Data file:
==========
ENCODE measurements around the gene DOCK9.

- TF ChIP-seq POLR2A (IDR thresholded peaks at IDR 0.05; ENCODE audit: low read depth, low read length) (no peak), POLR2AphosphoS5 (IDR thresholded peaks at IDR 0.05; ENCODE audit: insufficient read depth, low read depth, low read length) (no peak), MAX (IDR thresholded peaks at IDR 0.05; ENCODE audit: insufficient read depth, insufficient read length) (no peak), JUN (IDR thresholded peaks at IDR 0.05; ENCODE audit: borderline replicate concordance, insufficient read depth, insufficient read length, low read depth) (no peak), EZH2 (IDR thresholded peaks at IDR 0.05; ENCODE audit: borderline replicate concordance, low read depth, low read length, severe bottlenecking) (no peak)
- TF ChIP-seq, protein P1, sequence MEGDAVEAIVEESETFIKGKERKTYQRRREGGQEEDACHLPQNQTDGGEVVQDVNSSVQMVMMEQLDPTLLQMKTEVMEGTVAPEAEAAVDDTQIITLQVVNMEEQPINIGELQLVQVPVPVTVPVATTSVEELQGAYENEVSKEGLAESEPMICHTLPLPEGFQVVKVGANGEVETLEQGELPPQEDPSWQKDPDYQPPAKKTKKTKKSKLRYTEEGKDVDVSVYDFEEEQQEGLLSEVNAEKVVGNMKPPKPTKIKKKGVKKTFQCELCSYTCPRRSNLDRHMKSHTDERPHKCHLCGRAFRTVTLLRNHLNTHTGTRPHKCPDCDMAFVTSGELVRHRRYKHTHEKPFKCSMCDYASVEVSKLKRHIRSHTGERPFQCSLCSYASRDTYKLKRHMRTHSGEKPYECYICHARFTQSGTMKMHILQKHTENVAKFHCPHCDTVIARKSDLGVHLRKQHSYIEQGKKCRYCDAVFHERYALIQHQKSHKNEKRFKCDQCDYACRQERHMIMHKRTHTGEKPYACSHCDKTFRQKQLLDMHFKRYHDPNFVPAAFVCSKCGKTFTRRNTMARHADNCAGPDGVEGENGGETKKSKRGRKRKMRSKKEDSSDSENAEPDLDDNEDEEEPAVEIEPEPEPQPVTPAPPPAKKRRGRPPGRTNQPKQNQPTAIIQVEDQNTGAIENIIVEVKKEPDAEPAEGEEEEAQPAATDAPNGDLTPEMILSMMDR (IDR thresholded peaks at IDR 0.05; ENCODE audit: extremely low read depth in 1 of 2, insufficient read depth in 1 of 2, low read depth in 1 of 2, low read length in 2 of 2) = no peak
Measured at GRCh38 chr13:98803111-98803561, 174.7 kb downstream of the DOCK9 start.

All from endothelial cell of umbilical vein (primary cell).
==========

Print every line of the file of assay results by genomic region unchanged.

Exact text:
ENCODE measurements around the gene DOCK9.

- TF ChIP-seq POLR2A (IDR thresholded peaks at IDR 0.05; ENCODE audit: low read depth, low read length) (no peak), POLR2AphosphoS5 (IDR thresholded peaks at IDR 0.05; ENCODE audit: insufficient read depth, low read depth, low read length) (no peak), MAX (IDR thresholded peaks at IDR 0.05; ENCODE audit: insufficient read depth, insufficient read length) (no peak), JUN (IDR thresholded peaks at IDR 0.05; ENCODE audit: borderline replicate concordance, insufficient read depth, insufficient read length, low read depth) (no peak), EZH2 (IDR thresholded peaks at IDR 0.05; ENCODE audit: borderline replicate concordance, low read depth, low read length, severe bottlenecking) (no peak)
- TF ChIP-seq, protein P1, sequence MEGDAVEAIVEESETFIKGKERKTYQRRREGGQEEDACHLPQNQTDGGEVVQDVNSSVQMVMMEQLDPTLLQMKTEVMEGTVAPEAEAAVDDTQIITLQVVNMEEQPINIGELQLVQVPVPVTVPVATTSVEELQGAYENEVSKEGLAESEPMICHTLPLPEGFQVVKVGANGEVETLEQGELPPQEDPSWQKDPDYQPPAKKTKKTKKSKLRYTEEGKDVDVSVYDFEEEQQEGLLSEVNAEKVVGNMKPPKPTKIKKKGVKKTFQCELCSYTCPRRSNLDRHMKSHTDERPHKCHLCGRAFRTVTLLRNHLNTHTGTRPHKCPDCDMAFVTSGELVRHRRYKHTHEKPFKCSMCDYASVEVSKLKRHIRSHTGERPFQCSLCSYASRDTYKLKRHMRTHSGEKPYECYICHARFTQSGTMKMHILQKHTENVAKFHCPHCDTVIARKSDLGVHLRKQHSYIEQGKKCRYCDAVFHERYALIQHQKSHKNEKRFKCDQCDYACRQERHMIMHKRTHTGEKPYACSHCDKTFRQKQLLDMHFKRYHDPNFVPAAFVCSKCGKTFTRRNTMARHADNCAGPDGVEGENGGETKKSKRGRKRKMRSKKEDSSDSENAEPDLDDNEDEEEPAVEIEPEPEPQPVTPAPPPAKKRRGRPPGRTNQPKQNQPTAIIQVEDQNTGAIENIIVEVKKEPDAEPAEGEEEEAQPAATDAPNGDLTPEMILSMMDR (IDR thresholded peaks at IDR 0.05; ENCODE audit: extremely low read depth in 1 of 2, insufficient read depth in 1 of 2, low read depth in 1 of 2, low read length in 2 of 2) = no peak
Measured at GRCh38 chr13:98803111-98803561, 174.7 kb downstream of the DOCK9 start.

All from endothelial cell of umbilical vein (primary cell).